In October, a Tweeter who calls him or herself Nervous Curtains tweeted, “The Jim Schutze meltdown of the past few weeks has been a wild ride. How long is the Observer gonna let this play out?”

I ask myself that every morning. Maybe Patrick Williams does, too.

Also in October, renowned Texas author and journalist Rod Davis tweeted: “Jim Schutze has become unreadable, at least for me. But it’s been coming for a while.”

At about the same time, Mark Steger said in a tweet, “All the nice things I've said about Jim Schutze's journalism over the years appear to be no longer operative.”

Barrett Brown, far and away my most prolix detractor is … he is … well, I don’t want to even try to say what he is, because my trying to say what he is has always been the one thing that gets him the most angry with me. Wikipedia says, “Barrett Lancaster Brown (born Aug. 14, 1981) is an American journalist, essayist and satirist. He founded Project PM, a research collaboration and wiki, to facilitate analysis of the troves of hacked emails and other leaked information concerning the inner workings of the cyber-military industrial complex.”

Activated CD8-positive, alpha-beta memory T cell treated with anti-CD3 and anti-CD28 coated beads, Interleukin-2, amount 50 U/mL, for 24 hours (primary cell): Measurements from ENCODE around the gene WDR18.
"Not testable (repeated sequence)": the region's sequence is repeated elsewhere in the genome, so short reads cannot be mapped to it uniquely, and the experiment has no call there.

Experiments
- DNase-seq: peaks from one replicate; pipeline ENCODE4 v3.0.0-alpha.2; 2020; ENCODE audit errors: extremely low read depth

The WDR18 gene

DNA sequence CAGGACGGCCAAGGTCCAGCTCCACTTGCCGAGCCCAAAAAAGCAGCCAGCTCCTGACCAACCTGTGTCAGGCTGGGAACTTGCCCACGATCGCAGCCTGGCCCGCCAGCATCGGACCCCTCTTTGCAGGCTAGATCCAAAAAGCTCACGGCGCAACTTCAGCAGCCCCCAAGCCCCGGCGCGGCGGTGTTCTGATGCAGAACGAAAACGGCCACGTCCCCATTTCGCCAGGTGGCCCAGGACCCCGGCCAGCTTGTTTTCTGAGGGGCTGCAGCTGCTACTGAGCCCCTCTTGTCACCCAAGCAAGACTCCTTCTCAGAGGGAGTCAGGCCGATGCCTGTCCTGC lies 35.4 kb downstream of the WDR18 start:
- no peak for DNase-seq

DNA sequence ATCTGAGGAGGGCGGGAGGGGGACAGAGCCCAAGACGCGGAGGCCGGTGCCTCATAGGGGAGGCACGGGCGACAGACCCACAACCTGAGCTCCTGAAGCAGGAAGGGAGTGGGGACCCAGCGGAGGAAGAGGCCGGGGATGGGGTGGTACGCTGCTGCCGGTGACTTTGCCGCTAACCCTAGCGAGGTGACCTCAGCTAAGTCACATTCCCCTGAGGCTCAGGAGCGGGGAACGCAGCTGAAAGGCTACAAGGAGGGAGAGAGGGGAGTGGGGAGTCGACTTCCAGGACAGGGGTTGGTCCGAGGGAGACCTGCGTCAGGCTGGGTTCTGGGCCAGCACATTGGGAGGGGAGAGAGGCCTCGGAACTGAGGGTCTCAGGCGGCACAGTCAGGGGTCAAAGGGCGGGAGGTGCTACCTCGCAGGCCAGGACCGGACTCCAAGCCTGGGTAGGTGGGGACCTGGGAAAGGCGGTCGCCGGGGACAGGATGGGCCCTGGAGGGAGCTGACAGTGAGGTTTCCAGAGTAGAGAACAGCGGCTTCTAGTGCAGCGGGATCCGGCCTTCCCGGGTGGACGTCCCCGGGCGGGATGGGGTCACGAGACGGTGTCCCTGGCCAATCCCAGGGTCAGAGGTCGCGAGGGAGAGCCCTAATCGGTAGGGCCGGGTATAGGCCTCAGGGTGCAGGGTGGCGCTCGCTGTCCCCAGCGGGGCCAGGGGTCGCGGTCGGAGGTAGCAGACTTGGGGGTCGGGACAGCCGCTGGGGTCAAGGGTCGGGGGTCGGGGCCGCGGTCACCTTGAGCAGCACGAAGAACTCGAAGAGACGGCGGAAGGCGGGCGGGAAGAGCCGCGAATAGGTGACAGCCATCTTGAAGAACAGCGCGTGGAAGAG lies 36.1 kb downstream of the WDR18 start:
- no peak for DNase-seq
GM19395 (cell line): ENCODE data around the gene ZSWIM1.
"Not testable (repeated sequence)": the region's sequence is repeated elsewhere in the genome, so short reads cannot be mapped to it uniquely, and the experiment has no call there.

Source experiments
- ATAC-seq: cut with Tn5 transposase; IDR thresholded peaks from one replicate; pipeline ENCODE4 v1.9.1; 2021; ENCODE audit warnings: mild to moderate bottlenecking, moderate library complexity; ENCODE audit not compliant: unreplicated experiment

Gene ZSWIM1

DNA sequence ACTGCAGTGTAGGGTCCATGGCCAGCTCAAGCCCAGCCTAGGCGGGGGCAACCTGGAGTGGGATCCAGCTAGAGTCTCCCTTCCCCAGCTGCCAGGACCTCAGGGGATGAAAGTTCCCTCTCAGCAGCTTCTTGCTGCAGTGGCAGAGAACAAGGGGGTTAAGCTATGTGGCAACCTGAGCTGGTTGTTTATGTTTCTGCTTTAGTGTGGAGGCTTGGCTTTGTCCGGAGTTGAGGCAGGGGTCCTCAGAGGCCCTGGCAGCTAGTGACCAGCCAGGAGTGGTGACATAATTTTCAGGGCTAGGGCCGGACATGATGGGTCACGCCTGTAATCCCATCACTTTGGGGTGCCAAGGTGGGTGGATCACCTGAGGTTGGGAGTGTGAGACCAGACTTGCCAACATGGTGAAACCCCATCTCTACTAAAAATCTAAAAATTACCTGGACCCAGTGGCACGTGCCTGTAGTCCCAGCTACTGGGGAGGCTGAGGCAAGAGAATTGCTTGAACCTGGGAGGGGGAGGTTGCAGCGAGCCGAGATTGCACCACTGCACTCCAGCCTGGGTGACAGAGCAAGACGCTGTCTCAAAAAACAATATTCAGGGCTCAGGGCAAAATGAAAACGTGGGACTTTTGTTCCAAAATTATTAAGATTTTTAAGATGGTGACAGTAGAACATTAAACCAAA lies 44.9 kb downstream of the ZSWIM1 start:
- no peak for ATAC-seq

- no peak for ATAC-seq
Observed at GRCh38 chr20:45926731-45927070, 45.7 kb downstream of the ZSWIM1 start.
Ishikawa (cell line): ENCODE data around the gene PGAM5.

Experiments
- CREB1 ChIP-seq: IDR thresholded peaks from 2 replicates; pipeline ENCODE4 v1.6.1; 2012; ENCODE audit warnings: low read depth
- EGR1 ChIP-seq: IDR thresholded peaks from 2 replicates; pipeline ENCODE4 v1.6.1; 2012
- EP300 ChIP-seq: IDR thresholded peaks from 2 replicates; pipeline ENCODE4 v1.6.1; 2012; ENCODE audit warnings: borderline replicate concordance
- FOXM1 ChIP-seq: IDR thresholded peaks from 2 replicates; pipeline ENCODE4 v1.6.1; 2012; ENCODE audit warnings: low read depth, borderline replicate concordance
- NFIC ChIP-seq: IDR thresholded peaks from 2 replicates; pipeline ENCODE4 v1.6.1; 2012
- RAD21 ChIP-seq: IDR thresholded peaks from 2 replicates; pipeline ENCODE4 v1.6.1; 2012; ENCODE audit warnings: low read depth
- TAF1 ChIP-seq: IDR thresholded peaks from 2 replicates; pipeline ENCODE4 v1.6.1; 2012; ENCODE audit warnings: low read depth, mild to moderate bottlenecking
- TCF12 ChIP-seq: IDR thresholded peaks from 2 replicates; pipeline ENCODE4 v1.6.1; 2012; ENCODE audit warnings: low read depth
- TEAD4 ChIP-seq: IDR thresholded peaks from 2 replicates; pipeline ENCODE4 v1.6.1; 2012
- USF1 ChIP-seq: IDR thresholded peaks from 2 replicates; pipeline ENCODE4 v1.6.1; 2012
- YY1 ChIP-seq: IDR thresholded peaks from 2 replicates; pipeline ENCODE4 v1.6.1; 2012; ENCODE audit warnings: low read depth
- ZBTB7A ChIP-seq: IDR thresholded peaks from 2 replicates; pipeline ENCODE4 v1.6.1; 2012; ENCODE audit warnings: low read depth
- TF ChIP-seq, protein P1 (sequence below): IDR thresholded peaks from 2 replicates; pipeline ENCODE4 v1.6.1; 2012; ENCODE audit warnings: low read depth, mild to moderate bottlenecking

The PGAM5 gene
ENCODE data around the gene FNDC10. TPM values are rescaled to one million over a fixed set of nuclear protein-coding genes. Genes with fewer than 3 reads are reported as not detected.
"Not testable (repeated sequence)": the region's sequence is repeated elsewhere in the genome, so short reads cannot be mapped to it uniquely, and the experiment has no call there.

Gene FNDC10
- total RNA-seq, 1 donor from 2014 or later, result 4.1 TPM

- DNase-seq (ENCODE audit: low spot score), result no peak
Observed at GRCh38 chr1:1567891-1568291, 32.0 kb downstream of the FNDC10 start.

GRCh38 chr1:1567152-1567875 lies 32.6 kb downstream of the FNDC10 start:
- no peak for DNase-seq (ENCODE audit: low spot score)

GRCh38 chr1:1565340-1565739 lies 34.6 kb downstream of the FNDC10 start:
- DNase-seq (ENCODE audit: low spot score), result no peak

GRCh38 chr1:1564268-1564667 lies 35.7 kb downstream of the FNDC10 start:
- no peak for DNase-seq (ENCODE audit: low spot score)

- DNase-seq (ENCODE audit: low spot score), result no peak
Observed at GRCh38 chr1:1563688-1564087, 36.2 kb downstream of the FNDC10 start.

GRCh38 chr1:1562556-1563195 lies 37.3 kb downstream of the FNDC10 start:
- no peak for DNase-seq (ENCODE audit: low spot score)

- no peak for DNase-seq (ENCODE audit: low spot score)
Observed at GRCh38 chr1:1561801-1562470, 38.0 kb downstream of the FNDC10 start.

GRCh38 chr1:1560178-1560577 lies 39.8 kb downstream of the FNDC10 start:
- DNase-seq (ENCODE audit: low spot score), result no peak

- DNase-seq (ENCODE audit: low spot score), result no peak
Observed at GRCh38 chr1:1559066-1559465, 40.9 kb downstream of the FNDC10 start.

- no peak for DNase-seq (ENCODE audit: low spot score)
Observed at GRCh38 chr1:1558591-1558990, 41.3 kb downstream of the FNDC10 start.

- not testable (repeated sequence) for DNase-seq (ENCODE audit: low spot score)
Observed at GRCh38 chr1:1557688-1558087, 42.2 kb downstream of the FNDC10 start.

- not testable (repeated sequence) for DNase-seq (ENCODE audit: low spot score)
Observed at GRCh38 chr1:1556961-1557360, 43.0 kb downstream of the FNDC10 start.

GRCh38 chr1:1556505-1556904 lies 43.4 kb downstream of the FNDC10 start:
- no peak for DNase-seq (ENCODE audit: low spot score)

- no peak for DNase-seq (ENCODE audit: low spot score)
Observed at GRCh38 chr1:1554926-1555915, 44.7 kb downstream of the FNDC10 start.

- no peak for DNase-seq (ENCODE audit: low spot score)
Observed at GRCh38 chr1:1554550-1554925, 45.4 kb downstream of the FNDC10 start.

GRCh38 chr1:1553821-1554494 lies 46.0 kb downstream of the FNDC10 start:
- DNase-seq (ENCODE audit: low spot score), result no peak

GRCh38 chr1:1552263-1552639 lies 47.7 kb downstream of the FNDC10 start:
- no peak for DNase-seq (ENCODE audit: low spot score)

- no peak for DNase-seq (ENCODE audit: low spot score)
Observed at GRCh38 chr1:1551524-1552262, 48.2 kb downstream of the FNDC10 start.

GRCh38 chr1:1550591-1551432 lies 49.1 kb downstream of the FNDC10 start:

Wow. I don’t have a Wikipedia entry.

Some of his best anti-me screeds are a little difficult to follow, let alone explain, but from just one I may be able to tease out a few things. He says, “Schutze, for instance, responded to my original post with a comment reading, in its entirety, ‘Huh?’”


He said I had decided that he was “on drugs in the video. In fact I was in a manic state caused in part by sudden withdrawal from Paxil, which I wasn’t aware of until court shrink explained this was common; I did know I was rather emotional due to reducing my intake of Suboxone in recent days …”

Apparently also true.

He vows that one day he will “steal some shit out of Jim Schutze’s garage and sell it for heroin.”

As with Wikipedia entries, I have no garage.

Well, now here comes my favorite Christmas song on the stereo, “Santa Baby,” a happy ode to the moral corruption of Christmas, and I must get up and go put us all in the mood by turning up the AC enough for a good roaring fire. People say tons of kind and flattering things, too. I care about all of it. Have a fake beer on me and go regift somebody. I will see you on the other side of certainty.
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Jim Schutze has been the city columnist for the Dallas Observer since 1998. He has been a recipient of the Association of Alternative Newsweeklies’ national award for best commentary and Lincoln University’s national Unity Award for writing on civil rights and racial issues. In 2011 he was admitted to the Texas Institute of Letters.
Contact: Jim Schutze